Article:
...in which I share some of my favorite medieval research resources and methods for the benefit of others interested in also writing about the Middle Ages

Tuesday, August 23, 2016

Researching 12th Century Venice ~ San Marco’s bell tower

Okay, here’s a tidbit of information I found to share with you about the bell tower of the Church of San Marco (in Italian: campinile di San Marco) According to A Brief History of Venice, by Elizabeth Horodowich, by 1150 this bell tower was serving as a lighthouse of sorts to help guide ships into the harbor. I have not as yet read specifically how it was lit. Presumably by torches, but how many, where positioned, etc? If anyone knows, please share in a comment. (And include your source, as well.)

Church bells throughout Europe rang to help monks and nuns know the hours of prayer, and became a way for common people to also keep track of time. The bells in the tower of San Marco, however, were unique and served quite different purposes. There were five bells altogether, each with its own name.

The largest bell was called la marangona. This bell rang at the beginning and end of each workday, summoning laborers to work and telling them when it was time to go home.


(La marangona, largest of the 5 bells in San Marco's bell tower)

La nona (2nd largest bell) rang at the ninth hour. This would have been midday, or around 3 PM, on our present clocks. This remained the case on the European continent until the 14th century, with England being an exception. Later this hour shifted to around 12 PM and became the basis for our modern word, noon.

La trottiera (3rd largest) summoned the magistrates of Venice to “rush or ‘trot’ their horses” (see Horodowich) to the Doge’s palace. (We all know that Doge is the Venetian word for Duke, right?)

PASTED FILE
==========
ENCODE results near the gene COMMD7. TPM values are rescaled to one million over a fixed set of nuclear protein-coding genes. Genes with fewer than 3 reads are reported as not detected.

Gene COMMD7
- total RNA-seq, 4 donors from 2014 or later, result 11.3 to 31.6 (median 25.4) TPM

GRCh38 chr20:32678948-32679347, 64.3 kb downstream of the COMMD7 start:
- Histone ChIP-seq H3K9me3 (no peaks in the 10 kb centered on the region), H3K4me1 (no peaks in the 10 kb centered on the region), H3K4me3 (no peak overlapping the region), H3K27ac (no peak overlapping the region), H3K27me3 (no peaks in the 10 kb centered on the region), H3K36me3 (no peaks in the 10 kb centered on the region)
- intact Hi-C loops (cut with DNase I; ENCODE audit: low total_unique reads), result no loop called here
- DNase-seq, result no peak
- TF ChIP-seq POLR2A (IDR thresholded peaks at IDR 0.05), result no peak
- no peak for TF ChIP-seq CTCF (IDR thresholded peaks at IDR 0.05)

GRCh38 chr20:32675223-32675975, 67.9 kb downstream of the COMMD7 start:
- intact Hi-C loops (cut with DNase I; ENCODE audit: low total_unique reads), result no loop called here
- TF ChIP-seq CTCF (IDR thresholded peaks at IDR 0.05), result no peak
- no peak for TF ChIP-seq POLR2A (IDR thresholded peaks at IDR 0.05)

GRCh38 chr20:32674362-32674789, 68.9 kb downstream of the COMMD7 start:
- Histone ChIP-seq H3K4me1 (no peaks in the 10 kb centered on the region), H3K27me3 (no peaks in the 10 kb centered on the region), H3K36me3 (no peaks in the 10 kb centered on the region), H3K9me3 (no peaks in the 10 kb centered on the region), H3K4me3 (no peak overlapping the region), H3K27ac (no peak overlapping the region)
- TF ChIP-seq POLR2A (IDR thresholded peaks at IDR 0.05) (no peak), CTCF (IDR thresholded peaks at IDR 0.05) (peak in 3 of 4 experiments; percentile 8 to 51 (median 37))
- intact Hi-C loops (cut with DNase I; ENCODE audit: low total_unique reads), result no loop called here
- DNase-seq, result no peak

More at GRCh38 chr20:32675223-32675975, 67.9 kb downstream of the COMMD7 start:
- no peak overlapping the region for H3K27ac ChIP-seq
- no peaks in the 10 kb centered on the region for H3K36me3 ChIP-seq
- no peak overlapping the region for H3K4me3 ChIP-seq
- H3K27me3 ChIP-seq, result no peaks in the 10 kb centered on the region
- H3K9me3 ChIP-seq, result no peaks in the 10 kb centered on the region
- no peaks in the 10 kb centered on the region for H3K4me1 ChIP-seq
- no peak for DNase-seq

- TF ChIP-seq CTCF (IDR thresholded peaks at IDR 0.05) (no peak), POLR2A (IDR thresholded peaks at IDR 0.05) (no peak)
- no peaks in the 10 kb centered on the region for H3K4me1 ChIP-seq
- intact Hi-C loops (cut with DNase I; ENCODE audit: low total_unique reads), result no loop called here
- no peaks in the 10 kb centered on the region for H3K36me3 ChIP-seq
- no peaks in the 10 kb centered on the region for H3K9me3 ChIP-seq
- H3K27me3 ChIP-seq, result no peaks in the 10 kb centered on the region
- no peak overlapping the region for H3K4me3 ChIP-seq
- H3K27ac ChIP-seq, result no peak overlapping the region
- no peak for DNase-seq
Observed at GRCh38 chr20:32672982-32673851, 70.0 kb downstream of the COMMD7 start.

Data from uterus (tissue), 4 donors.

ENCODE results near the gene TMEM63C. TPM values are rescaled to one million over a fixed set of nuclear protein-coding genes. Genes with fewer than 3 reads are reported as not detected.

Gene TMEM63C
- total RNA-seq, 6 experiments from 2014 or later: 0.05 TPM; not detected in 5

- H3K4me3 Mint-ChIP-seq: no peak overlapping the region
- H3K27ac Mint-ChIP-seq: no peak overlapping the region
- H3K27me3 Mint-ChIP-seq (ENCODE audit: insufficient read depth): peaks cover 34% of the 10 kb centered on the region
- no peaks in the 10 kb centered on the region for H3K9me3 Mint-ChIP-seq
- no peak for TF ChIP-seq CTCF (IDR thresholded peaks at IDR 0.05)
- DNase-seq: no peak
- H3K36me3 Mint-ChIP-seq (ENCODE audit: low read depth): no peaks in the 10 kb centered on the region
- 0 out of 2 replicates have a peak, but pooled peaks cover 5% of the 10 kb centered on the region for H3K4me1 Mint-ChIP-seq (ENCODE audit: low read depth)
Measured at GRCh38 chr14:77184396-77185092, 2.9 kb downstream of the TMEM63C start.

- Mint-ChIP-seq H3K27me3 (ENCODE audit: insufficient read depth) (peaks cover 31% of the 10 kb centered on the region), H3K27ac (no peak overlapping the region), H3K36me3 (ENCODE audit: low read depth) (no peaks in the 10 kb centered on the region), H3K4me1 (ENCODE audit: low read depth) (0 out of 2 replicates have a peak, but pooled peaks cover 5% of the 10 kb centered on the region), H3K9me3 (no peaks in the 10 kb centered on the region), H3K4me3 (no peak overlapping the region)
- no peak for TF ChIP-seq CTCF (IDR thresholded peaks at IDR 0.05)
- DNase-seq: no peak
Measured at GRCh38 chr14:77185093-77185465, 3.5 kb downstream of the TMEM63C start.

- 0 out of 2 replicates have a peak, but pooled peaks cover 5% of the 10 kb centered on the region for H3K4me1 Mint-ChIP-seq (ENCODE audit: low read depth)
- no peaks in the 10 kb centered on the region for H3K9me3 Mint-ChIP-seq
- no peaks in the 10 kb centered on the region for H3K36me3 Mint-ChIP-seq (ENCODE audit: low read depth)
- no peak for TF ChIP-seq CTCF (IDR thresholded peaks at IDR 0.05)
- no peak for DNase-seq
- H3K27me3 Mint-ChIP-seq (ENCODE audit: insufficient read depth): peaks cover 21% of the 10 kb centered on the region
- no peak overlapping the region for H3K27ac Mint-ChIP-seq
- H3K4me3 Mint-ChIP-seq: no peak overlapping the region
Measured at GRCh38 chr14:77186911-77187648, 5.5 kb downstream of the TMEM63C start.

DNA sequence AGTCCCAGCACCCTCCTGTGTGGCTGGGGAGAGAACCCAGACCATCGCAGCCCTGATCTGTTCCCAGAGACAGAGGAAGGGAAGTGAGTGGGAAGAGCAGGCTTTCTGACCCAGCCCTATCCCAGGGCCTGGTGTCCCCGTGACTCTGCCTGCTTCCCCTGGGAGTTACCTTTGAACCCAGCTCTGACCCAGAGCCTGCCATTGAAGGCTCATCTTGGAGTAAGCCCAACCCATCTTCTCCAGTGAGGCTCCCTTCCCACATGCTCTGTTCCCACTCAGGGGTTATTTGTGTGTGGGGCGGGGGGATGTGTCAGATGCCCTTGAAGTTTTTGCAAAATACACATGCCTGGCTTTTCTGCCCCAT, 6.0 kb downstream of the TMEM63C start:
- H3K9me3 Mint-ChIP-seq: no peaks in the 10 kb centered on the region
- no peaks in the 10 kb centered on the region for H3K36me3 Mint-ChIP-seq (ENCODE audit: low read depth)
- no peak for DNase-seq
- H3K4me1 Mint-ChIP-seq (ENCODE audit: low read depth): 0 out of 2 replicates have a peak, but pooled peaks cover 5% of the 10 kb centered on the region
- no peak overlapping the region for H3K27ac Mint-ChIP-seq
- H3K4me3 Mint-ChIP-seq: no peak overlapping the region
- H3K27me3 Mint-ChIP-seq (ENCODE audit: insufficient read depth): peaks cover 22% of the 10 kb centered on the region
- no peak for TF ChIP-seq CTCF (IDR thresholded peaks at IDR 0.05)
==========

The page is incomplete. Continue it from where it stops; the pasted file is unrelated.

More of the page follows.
A bell called the pregadi (4th largest) announced meetings of the Venetian senate.

The smallest bell, and the most sinister one, was called la renghiera or la maleficio. This bell announced an execution was about to take place.


(San Marco's bell tower the way it looks today, 
NOT the way it looked in the 12th century)

When recreating San Marco’s bell tower in the 12th century, keep in mind that it did not look like the bell tower there today. The present look of the tower was designed by Bartolomeo Bon in 1514. I have not been able to discover what the earlier tower looks like, if anyone knows. (Again, if you have any additional information or sources, please share in a comment.)

Sources used:

A Brief History of Venice:, by Elizabeth Horodowich



For the bell sizes: https://it.wikipedia.org/wiki/Campanile_di_San_Marco (I used Google Translate to translate information on the bell sizes into English.)


4 comments:

Meljprincess said...

Hi Joyce. I visited the Church of San Marco in 1984. I have a photo album of my entire trip to Europe and might have a photo of the church. However I just had a Mastectomy and hurt very badly so I'll have to look through my pictures later, OK?
I'll see if I have a good shot!

Joyce DiPastena said...

Hi Mel! I'm so sorry about your Mastectomy! I know that must be very difficult and painful for you. I would love to see any pictures you have of the Church of San Marco, but absolutely no rush on it. Take care of yourself! Hugs and prayers coming your way!

Sarah Zama said...

Hi Joyce, what a nice post :-)

I think that in the ancient time, 'civic' towers or belltowers used for a 'civic' purpose were quite common. Here in Verona, we had the Torre dei Lamberti which was a civic tower (the highest in Verona) and only tolled for civic purposes as you explained in the article.
Incidently, her biggest bell is also called Marangona. Maybe that was a common name for that kind of bell here in Veneto.

Thanks so much for sharing :-)

Joyce DiPastena said...

Thank you for this information, Sarah! Some things about Italy (like the "civic towers" vs the traditional "church bells") are so different than my previous research "comfort zone" of medieval England and France. It's been a challenge because of the specific year my current work-in-progress is set in, but I'm enjoying exploring this new medieval world of Venice. Interesting about the Marangona bell in Verona! That's another interesting piece of the research puzzle to know. :-)